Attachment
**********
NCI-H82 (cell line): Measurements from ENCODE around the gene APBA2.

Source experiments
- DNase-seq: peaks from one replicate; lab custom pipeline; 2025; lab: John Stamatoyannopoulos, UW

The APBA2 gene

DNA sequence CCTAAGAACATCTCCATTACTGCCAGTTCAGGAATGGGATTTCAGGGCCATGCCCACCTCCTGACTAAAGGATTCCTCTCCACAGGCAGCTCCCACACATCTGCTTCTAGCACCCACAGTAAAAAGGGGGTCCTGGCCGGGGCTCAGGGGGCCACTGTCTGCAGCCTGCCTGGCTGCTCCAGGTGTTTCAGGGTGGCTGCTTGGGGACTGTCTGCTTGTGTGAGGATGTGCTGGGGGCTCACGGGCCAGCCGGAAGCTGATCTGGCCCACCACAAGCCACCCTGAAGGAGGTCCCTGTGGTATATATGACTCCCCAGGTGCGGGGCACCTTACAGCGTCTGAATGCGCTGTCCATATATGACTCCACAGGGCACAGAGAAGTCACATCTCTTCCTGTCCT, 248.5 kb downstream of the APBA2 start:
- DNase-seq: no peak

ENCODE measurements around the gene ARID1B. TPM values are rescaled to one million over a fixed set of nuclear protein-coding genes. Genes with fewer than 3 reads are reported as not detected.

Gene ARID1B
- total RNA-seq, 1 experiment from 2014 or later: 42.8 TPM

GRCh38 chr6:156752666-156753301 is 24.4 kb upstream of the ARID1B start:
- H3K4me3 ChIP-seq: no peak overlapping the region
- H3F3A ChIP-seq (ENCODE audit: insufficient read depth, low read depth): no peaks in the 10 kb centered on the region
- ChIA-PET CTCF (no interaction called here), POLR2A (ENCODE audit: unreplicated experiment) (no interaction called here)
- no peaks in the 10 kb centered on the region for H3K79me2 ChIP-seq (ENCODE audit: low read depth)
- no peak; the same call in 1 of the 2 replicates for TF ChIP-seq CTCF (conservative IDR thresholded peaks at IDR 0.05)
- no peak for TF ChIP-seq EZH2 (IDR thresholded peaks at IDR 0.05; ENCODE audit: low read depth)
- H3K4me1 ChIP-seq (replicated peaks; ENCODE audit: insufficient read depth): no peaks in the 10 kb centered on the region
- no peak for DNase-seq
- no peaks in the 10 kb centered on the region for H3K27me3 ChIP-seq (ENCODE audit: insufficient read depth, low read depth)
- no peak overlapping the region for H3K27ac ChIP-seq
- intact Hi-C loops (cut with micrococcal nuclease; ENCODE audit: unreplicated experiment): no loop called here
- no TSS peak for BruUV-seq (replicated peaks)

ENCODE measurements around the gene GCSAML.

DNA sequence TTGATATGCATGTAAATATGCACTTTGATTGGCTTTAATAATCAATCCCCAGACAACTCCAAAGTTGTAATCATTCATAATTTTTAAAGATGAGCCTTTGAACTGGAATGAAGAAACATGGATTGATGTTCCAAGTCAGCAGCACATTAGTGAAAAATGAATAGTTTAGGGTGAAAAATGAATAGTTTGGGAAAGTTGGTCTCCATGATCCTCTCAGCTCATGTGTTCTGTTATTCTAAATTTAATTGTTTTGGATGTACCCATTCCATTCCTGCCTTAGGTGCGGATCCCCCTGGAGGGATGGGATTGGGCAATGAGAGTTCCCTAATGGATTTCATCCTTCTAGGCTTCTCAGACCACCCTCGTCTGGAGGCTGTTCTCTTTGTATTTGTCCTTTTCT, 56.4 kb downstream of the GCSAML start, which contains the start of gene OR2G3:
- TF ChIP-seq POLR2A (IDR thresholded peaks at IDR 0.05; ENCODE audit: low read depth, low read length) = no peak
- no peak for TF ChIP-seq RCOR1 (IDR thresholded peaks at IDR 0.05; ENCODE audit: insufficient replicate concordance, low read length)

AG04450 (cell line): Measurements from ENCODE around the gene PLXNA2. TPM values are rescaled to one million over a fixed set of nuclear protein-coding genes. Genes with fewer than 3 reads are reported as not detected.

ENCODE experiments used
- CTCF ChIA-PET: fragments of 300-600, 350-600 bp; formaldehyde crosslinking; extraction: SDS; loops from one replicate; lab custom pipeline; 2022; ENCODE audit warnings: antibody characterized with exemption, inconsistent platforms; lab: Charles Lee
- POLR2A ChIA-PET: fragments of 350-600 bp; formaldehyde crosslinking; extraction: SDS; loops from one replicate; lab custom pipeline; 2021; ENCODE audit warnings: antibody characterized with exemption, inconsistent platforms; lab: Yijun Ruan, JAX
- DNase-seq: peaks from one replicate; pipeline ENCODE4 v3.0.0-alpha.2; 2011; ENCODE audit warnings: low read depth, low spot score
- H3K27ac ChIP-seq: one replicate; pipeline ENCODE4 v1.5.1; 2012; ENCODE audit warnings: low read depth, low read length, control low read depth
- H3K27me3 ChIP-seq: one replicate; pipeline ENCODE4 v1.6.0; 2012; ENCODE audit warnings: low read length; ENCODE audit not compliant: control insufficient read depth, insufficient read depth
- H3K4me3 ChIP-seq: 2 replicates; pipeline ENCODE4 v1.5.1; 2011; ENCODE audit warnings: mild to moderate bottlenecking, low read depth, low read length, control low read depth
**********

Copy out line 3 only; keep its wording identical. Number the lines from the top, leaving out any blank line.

- DNase-seq: peaks from one replicate; lab custom pipeline; 2025; lab: John Stamatoyannopoulos, UW